How Raiders Of The Lost Ark Gave Us The Best Star Wars Movie

The more you learn about Hollywood history, the more you come to realize success in the film industry is often a matter of luck, being in the right place at the right time, and knowing the right people. It's not that hard work and skill don't matter (they do), but anyone who acts like they made it big in the movies based solely on talent and their go-getter attitude is only kidding themselves.

One need look no further than Lawrence Kasdan's career to see how much chance determines who floats or sinks in Tinseltown. In an interview with Entertainment Weekly, the Oscar-nominated writer-director of "The Big Chill" and, er, "Dreamcatcher" recalled it took him seven years to sell "two spec scripts" he had written while finding his footing in the 1970s. The first one, "The Bodyguard," wouldn't make its way to the big screen until 1992, with Kasdan electing to produce the film rather than direct it. The second one, "Continental Divide," was picked up by Steven Spielberg while he was still in post-production on 1977's "Close Encounters of the Third Kind." It would go on to become the first movie produced by Spielberg's then newly-formed Amblin Entertainment in 1981.

The day they met, Kasdan said Spielberg told him, "'I'm going to do a movie with George Lucas and I want you to meet him. Are you okay with that?' I said, 'Yes, I'm very okay with that.'" It turned out Lucas wanted him to take his story for a film called "Raiders of the Lost Ark" and turn it into a full-fledged script. Six months later, Kasdan turned his screenplay over to Lucas, only to find out the latter had a second project he wanted Kasdan to write. No, not "Howard the Duck," some comparatively obscure '80s space movie.

'I'm having trouble with the sequel to Star Wars'

Despite, or rather because of the colossal success of his 1977 film "Star Wars: A New Hope," George Lucas had a tricky time writing the sequel, "The Empire Strikes Back." He turned to sci-fi author and scribe Leigh Brackett ("The Big Sleep," "The Long Goodbye") to work on the script, but she died from cancer not long after finishing her initial draft in 1978. Lucas would continue to work on the project by himself before bringing Lawrence Kasdan on board as co-writer. Mind you, though, the latter's involvement was contingent on Lucas approving his script for "Raiders of the Lost Ark" first, as Kasdan told EW.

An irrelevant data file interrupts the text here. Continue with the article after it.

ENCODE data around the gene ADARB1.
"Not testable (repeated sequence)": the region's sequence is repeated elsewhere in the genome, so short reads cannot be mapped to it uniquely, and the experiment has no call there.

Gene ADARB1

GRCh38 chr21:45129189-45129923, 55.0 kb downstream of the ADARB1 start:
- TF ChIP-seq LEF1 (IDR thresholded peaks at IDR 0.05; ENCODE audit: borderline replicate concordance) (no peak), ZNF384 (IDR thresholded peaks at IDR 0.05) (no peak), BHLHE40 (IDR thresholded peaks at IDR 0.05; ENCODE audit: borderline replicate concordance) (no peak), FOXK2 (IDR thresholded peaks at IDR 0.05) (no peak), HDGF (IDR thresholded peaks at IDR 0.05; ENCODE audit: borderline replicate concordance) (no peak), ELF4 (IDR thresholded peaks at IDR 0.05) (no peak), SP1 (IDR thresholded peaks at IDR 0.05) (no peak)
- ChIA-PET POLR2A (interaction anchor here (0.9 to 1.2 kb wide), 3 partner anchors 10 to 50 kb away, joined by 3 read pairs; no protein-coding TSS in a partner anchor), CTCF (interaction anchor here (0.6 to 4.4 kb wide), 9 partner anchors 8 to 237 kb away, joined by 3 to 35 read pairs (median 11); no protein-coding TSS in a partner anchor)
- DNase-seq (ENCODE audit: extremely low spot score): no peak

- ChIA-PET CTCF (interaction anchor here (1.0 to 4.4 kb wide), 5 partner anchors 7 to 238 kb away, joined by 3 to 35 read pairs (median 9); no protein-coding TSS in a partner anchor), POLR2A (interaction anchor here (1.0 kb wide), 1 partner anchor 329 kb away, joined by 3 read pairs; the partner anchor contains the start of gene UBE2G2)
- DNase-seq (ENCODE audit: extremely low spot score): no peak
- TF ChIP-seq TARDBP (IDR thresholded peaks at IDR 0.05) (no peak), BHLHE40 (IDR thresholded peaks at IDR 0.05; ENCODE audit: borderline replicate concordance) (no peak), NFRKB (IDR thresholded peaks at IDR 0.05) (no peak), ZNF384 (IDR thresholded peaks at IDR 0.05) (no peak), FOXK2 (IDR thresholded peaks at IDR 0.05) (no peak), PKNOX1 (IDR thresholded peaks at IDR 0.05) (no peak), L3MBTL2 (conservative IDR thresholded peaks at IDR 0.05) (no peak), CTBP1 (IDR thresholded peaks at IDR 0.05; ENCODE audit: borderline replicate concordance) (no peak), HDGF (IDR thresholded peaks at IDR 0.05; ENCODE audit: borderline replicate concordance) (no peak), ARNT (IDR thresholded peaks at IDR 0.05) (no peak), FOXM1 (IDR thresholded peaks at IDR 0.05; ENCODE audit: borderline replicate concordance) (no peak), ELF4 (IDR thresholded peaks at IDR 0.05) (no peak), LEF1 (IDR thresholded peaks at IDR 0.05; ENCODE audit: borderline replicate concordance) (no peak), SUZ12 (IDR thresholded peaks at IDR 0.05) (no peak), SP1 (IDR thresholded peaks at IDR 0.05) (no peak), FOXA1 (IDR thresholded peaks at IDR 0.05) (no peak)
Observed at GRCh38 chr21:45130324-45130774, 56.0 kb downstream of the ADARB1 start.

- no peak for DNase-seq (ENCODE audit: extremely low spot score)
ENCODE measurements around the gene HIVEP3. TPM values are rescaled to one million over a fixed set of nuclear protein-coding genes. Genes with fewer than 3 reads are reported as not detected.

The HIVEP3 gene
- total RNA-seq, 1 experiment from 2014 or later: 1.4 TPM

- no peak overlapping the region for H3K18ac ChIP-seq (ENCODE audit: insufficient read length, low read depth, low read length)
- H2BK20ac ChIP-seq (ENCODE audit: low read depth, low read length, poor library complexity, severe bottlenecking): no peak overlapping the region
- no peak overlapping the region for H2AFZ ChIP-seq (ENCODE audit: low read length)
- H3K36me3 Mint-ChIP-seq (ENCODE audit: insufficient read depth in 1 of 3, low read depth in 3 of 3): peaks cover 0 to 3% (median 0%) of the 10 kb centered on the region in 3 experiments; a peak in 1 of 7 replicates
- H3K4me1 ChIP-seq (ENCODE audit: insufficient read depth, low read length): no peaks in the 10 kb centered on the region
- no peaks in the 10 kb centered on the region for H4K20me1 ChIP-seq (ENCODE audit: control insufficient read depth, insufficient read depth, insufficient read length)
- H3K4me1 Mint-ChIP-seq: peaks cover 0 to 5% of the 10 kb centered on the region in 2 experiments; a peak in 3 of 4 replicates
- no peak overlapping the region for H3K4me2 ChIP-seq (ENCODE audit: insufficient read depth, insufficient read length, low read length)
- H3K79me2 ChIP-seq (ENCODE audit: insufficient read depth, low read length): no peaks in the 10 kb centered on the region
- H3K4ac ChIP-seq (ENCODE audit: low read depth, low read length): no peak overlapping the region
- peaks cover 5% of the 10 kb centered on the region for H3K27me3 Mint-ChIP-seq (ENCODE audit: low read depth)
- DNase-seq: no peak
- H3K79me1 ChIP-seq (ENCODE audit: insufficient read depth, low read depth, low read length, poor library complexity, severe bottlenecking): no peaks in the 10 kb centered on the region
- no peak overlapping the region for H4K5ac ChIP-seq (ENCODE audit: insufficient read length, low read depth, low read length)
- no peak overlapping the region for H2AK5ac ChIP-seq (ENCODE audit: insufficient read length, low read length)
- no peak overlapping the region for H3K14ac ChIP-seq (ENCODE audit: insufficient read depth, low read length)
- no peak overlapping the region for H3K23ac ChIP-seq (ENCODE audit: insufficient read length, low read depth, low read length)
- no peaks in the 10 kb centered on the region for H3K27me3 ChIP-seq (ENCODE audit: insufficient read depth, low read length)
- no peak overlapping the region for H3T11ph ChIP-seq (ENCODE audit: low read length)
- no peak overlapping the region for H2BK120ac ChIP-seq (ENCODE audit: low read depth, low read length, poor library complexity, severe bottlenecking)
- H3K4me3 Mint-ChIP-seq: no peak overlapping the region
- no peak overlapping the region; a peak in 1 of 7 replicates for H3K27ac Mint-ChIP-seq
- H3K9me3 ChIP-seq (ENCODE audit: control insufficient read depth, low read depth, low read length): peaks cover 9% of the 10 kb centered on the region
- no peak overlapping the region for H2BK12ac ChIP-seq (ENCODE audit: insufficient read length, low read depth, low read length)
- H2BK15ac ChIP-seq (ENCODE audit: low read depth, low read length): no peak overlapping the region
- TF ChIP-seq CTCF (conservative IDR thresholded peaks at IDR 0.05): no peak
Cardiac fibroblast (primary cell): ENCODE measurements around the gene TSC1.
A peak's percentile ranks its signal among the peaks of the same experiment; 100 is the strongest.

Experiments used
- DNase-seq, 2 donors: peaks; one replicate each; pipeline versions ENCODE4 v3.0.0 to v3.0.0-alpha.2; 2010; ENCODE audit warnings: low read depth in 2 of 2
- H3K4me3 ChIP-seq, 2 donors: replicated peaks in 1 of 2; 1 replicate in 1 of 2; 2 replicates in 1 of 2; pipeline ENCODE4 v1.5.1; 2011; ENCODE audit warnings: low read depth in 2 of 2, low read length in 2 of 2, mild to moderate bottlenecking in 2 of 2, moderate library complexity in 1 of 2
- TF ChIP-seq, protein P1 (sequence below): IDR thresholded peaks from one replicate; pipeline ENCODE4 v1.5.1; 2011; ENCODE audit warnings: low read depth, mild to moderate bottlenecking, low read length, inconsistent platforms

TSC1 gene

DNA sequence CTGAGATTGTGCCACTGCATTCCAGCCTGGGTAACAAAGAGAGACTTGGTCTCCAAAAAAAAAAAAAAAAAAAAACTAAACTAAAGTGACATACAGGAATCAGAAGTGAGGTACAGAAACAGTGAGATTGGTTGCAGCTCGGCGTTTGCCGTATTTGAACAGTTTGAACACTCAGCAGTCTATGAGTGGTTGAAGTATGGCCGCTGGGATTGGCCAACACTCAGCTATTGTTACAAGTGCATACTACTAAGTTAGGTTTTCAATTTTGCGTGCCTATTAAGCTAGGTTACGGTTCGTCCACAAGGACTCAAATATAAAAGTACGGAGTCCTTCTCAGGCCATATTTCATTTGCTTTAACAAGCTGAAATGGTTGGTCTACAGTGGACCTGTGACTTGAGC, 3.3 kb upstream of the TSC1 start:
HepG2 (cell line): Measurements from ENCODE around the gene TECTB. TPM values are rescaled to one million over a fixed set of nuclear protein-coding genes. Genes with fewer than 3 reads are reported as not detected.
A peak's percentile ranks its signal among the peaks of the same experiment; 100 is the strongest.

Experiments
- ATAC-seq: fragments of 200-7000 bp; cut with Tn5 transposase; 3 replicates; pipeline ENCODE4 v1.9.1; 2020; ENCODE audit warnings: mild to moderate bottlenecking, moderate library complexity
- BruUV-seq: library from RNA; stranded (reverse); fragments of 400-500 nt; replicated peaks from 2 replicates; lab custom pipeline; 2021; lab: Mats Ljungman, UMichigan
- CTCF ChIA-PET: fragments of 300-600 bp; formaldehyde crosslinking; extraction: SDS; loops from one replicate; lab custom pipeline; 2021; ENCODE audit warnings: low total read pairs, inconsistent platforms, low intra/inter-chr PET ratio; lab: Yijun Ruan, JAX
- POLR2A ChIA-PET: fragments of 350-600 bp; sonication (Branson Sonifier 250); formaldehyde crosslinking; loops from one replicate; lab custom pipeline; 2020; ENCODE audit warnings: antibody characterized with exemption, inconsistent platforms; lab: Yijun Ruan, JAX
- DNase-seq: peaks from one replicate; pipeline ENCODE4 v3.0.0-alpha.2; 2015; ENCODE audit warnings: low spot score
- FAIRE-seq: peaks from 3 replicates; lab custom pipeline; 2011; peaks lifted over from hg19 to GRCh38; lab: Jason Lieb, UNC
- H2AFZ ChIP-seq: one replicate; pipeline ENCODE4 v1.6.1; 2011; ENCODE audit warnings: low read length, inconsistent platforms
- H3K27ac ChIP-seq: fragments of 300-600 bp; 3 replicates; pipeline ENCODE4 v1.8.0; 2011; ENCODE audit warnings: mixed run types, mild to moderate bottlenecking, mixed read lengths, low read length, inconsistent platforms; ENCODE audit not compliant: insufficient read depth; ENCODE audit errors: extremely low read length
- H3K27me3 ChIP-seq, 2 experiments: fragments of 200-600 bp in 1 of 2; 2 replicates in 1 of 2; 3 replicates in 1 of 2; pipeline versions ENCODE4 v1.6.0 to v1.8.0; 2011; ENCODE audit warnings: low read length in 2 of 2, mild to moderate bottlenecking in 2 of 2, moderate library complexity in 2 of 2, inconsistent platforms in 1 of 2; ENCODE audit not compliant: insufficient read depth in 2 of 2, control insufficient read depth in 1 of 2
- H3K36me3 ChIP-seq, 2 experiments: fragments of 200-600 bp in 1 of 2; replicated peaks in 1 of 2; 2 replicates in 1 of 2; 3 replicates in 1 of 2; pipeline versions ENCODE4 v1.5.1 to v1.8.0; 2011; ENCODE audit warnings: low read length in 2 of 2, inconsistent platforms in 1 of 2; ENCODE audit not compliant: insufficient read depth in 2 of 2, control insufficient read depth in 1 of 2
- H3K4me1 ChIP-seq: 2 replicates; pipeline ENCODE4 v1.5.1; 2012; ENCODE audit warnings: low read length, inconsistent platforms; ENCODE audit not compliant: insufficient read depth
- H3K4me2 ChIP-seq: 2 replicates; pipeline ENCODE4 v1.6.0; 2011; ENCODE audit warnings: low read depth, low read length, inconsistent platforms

"And when I finished ['Raiders'], I took it to George and before he read it, he said, 'I'm having trouble with the sequel to 'Star Wars.' Will you help me with that?' And I said, 'Well, don't you want to read the ['Raiders'] script first?' And he said, 'I'm going to read it tonight. If I don't like it, I'm calling you up tomorrow, I'm taking back this offer.' I thought that was perfectly fair, but he did like it. And so I found myself unexpectedly writing first 'Raiders' and then 'Empire' in quick succession. And I was in heaven."

"Raiders" and "Empire" are now widely considered by movie buffs to be two of the finest blockbusters ever made, with "Empire" often ranked as the best of all the "Star Wars" films. Kasdan obviously played a huge role in that, yet he might've never gotten the chance to prove himself had the stars not aligned in his favor in the 1970s. In a town like Hollywood, even having talent enough to write two all-time classics won't get you very far without a spot of luck.